After a series of bills on energy efficiency legislation over the past several years, the “Energy Savings and Industrial Competitiveness Act of 2011,” sponsored by Senators Rob Portman (R-OH) and Jeanne Shaheen (D-NH) seems to be gaining momentum. The Senate Committee on Energy Savings and Natural Resources breathed new life into the bill when an updated, renamed and renumbered version of the bill was reported out of Committee this spring. The “Energy Savings and Industrial Competitiveness Act of 2013” (S.B. 1392) was introduced on the Senate floor on July 30, 2013. On September 11 of this year, the Senate moved and agreed by unanimous consent to consider the measure.

Through a mix of building codes, financing, voluntary labeling, technical assistance and rebate programs, the bill promotes efficiency improvements in residential and commercial buildings and industry.

To achieve efficiency improvements in residential and commercial buildings, the bill provides for the:

  • development of voluntary “model energy codes” with energy savings targets;
  • encouragement and support of states’ adoption of building codes that meet or exceed the model building energy codes through certification, annual reports, technical assistance and incentive funding;
  • expansion of worker capacity by establishing building training and assessment centers; and
  • establishment of a voluntary “Commercial Building Energy Efficiency Financing Initiative” that promotes energy efficiency retrofit projects for private sector and commercial buildings.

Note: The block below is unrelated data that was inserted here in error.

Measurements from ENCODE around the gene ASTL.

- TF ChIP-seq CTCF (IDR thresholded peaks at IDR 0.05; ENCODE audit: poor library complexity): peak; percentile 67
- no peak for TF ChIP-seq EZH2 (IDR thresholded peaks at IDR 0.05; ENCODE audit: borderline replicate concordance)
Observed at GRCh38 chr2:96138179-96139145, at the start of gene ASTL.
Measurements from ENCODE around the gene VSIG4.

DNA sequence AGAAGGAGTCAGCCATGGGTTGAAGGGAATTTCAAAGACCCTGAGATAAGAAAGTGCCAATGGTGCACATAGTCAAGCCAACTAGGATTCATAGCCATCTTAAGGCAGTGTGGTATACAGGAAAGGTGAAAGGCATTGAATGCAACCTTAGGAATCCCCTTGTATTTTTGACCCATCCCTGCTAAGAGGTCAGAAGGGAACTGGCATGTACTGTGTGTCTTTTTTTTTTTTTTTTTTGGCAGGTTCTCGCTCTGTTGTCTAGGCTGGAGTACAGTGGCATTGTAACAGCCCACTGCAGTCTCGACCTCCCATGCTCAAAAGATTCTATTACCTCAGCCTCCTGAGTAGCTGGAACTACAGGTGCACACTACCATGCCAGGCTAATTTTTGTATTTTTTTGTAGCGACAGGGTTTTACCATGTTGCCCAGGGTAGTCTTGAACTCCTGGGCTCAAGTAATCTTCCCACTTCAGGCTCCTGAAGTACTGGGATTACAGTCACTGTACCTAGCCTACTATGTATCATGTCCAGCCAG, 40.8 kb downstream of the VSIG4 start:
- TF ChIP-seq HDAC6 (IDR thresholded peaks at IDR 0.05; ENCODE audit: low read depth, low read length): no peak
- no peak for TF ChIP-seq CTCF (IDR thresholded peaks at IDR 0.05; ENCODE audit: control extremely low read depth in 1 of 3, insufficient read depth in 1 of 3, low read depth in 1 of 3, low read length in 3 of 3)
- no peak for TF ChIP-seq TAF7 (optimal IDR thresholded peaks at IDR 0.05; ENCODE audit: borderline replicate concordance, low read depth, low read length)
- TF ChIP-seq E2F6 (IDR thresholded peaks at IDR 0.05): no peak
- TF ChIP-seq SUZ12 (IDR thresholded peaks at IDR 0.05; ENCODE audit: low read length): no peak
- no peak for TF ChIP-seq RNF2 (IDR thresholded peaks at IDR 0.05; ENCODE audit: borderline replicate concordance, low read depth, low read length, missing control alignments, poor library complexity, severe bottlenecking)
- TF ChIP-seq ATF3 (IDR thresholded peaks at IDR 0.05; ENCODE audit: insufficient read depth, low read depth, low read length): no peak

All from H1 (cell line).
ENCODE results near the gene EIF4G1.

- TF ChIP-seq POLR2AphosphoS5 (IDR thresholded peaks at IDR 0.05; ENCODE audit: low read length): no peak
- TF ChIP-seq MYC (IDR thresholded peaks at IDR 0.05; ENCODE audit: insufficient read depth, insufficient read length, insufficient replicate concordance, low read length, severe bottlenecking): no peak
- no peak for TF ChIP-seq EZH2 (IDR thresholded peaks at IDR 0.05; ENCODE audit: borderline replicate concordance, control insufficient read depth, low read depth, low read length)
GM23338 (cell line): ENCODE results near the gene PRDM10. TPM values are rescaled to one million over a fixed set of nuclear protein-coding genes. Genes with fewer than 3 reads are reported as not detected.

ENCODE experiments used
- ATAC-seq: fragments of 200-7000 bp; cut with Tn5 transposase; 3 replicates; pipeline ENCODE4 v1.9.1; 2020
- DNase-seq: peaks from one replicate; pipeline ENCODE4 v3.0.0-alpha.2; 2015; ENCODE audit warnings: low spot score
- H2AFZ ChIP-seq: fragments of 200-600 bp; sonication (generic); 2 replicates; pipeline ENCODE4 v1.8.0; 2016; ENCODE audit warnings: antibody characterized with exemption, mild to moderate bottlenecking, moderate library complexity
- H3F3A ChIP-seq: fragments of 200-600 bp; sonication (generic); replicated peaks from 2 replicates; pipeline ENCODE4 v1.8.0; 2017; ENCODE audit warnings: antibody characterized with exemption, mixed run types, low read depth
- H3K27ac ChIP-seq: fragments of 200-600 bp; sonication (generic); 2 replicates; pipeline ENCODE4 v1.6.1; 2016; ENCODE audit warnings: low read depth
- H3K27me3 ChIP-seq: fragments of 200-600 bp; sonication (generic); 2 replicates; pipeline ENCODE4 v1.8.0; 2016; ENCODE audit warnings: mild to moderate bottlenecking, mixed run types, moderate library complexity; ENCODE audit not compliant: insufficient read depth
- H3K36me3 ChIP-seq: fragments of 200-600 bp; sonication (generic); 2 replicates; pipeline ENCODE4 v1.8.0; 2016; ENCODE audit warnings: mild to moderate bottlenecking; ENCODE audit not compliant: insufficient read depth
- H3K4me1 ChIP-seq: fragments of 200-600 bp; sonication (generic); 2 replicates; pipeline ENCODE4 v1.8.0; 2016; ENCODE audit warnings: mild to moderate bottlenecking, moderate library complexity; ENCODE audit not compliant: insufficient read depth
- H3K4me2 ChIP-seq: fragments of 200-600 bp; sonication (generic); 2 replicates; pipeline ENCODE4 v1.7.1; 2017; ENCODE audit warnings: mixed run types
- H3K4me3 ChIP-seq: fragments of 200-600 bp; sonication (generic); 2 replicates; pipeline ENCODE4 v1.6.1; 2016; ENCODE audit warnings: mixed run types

The bill also has significant provisions for encouraging energy efficiency in the industrial sector, including the establishment of:

  • a “Future of Industry Program” and “Sustainable Manufacturing Initiative” to reform and reorient Department of Energy programs, establish clear authority, accelerate tech deployment, increase manufacturing efficiency and stimulate economic growth;
  • a voluntary “Supply Star” program to maximize supply chain energy efficiency through coordination, evaluation, grants and incentives, and training;
  • an “Electric Motor Rebate” program for purchase and installation of new constant-speed motors that reduce energy use by at least 5 percent; and
  • an “Energy Efficient Transformer Rebate” program for owners of industrial facilities who purchase and install energy efficiency transformers that meet or exceed the National Electrical Manufacturers Association Premium Efficiency designation.

A recent analysis of the bill by the American Council for an Energy Efficient Economy (ACEEE) estimates that the implementation of the bill’s provisions will result in a cumulative reduction of U.S. energy use by 10.7 quads — an amount equivalent to the combined annual consumption of California and Michigan. The analysis also shows that consumers would save money due to the energy efficiency provisions in the bill, with net annual savings projected to total approximately $2.3 billion in 2020 and $14.7 billion in 2030. Additionally, the ACEEE’s analysis also indicates that the bill will support approximately 66,000 jobs in 2020 and 136,000 in 2025.